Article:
Spontaneous chemisorption

To investigate spontaneous protein immobilization on specimens with –(CH 2 ) n –CH 2 and –(CH 2 ) n –OH functional end groups 1 ml of the 10 mg/ml BSA-solution without cross-linking agents was transferred to each specimen with a subsequent reaction time of 2 h at ambient temperature. The specimens were afterwards rinsed three times in PBS and two times in distilled water.

For control purposes, untreated oxidized titanium specimen without any further surface modification were subjected to each of the protein immobilization methods as described above, including all subsequent steps, respectively.

Histochemistry

Histochemistry was prepared on two consecutive days. In a first step 5% paraformaldehyde (PAF, Merck, Darmstadt, Germany) was pipetted on each specimen and allowed to react for 15 min. Afterwards the specimens were rinsed three times in PBS. Then 2% horse serum blocking solution (Donor Horse Serum, Biowest SAS, Nuaillé, France) was pipetted to each specimen for a reaction time of 1 h. Subsequently primary anti-BSA antibody (policlonal anti-bovine serum albumin antibody produced in rabbit, antibodies-online, Aachen, Germany) was used in a 1:200 dilution. The specimens were incubated overnight. On the next day the antibody solution was aspirated and the specimens were rinsed three times in PBS. The second antibody, Alexa Fluor 488 Anti-Rabbit IgG was applied in the concentration of 1:200 as well and incubated for 2.5 h. After incubation the antibody solution was aspirated and the specimens were rinsed three times in PBS.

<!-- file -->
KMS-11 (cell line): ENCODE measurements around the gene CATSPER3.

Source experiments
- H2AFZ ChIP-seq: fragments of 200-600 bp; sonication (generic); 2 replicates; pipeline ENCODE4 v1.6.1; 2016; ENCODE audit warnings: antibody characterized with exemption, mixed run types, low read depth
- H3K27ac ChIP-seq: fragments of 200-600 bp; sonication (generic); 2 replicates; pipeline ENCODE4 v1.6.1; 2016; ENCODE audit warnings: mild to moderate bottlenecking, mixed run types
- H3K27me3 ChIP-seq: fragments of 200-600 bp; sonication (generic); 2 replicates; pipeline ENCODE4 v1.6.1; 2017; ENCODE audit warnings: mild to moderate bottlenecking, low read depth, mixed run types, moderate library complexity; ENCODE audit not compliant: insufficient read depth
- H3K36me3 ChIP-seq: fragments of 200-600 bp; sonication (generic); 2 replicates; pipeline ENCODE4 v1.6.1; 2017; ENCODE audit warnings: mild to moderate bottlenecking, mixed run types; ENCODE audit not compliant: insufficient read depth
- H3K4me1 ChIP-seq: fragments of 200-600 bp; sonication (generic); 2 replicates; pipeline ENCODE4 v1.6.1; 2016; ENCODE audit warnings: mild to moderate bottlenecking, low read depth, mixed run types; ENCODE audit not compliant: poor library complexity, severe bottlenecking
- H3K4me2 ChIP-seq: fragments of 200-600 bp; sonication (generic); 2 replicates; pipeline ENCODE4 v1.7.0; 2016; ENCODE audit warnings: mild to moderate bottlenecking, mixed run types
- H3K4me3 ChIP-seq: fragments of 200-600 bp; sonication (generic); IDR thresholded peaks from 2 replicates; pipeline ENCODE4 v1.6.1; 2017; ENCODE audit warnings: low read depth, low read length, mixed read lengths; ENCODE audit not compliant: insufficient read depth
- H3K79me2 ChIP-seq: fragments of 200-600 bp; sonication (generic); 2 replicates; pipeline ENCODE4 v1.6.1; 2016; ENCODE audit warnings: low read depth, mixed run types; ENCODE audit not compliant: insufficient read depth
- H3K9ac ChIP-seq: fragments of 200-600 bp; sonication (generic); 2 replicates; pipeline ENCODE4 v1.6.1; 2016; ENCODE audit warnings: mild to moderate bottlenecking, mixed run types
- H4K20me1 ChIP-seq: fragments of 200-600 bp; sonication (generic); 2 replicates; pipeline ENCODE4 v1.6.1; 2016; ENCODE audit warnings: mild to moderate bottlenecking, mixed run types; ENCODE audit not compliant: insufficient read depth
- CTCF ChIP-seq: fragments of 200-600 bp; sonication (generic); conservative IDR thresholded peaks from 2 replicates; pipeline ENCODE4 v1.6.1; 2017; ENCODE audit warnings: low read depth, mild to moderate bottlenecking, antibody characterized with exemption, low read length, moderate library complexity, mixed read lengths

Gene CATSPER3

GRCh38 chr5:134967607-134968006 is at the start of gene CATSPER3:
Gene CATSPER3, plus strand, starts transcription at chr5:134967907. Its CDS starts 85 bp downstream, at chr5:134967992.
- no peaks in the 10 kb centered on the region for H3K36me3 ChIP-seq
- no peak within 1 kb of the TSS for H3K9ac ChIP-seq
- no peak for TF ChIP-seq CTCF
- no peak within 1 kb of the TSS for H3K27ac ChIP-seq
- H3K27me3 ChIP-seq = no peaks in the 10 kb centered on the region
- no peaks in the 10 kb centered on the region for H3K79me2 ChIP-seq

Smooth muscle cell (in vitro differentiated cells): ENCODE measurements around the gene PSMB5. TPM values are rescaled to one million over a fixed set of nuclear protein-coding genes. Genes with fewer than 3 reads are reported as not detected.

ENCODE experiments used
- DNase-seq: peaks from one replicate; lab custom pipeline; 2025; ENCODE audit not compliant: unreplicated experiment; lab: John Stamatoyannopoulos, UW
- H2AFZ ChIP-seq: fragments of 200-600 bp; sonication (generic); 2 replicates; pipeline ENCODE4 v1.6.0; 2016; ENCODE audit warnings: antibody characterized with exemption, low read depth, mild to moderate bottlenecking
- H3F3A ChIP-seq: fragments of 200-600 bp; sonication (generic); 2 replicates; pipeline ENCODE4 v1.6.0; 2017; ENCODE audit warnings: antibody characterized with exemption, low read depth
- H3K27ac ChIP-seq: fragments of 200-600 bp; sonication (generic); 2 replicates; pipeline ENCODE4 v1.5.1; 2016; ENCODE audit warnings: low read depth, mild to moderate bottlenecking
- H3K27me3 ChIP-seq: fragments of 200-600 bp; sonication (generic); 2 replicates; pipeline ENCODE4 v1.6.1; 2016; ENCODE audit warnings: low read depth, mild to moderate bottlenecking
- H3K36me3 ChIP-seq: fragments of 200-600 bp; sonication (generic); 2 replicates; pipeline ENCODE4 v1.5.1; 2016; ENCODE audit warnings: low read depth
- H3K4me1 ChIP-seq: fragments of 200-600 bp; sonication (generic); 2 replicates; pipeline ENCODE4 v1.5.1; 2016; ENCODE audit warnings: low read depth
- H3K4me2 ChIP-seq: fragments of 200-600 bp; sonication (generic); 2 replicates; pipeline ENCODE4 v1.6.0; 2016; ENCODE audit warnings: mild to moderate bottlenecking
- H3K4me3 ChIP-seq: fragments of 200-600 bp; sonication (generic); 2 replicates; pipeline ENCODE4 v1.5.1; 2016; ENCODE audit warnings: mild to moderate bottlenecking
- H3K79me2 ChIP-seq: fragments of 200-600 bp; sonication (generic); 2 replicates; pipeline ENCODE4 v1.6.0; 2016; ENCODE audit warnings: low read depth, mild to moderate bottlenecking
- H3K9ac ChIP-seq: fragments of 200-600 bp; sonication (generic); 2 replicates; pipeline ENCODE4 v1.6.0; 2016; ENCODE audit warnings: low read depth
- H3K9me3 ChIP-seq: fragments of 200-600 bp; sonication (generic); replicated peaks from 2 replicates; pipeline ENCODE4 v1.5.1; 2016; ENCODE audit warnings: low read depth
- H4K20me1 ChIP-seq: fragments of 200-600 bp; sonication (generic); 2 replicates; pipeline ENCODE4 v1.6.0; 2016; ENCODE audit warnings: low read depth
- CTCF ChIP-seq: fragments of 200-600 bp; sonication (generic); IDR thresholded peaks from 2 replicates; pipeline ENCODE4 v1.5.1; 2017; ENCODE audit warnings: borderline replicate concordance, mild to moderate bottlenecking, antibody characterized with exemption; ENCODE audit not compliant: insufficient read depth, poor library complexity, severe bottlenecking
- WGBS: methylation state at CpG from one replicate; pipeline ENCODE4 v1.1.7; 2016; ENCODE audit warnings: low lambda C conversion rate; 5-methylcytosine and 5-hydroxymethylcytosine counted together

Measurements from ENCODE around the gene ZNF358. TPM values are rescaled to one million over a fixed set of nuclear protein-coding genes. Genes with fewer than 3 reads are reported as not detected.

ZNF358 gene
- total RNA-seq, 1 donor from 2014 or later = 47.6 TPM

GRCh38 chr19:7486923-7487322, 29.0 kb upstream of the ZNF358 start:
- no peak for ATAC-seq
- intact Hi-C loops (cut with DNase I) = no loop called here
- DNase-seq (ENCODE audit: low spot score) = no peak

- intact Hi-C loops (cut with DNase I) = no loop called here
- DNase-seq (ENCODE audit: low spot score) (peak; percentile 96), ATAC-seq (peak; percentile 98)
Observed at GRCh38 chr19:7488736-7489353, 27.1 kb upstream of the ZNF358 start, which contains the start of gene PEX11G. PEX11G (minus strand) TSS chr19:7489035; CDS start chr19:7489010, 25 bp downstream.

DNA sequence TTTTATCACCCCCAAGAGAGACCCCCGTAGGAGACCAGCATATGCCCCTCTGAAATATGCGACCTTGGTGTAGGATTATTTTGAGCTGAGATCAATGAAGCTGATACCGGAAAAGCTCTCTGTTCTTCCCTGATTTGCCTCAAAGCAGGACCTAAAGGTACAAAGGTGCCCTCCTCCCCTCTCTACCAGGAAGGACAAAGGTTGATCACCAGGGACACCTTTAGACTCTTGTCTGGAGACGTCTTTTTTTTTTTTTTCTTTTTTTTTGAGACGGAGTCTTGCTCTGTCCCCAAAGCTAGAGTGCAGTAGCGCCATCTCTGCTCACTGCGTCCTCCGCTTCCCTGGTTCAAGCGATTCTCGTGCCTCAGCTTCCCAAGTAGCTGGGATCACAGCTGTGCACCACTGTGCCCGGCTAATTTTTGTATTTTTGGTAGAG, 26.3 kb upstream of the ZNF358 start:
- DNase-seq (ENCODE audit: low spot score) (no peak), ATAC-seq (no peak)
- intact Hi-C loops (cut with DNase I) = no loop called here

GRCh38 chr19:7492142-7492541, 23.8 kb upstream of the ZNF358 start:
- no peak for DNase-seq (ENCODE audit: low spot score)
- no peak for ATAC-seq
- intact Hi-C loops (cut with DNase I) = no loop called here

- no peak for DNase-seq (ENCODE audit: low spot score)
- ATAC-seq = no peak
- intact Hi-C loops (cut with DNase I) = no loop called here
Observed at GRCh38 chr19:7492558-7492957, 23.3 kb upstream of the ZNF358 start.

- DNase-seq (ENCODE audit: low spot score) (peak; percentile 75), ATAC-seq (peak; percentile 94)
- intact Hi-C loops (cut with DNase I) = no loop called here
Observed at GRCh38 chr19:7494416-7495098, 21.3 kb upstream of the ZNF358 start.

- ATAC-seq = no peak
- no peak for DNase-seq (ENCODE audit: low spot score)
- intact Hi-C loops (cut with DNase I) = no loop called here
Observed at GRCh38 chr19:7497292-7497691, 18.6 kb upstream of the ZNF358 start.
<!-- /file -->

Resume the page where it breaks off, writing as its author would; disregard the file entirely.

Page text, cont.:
Protein detection

For quantification of the total adsorbed protein content a Pierce BCA Protein Assay Kit (Pierce Biotechnology, Rockford, USA) was used. The extract was analyzed in a spectrophotometer (Tecan Reader Infinite, Tecan Group, Männedorf, Switzerland) at 562 nm and compared to a standard dilution as previously described.

Cell culture

Mesenchymal stem cells (MSCs) were prepared from human bone marrow aspirate. The MSCs were seeded in 24-well-plates at a density of 5000 cells/cm 2 for proliferation and life/dead staining experiments. The cells were cultured in Mesenpan MSC medium (PAN-Biotech, Aidenbach, Germany) and incubated at 37 °C in a 20% O 2 and 5% CO 2 humidified atmosphere. Medium was changed every three to four days.

Live/dead staining

Live/dead staining was performed after four days of incubation as described previously . The staining was carried out on pure (Ti), hydroxylated titanium (Ti–OH), titanium with the functional groups (–(CH 2 ) n –CH 2 , –(CH 2 ) n –OH, –(CH 2 ) n –COOH, –(CH 2 ) n –NH 2 ) and glass (positive control).

Cell proliferation

At one, four, and seven days after cell seeding CellTiter-Blue cell viability test (Promega, Mannheim, Germany) was used to quantify proliferating cells. The test was performed on the same type of specimen as the live/dead staining but with TCPS (Tissue Culture Polystyrene) as positive control.

Statistics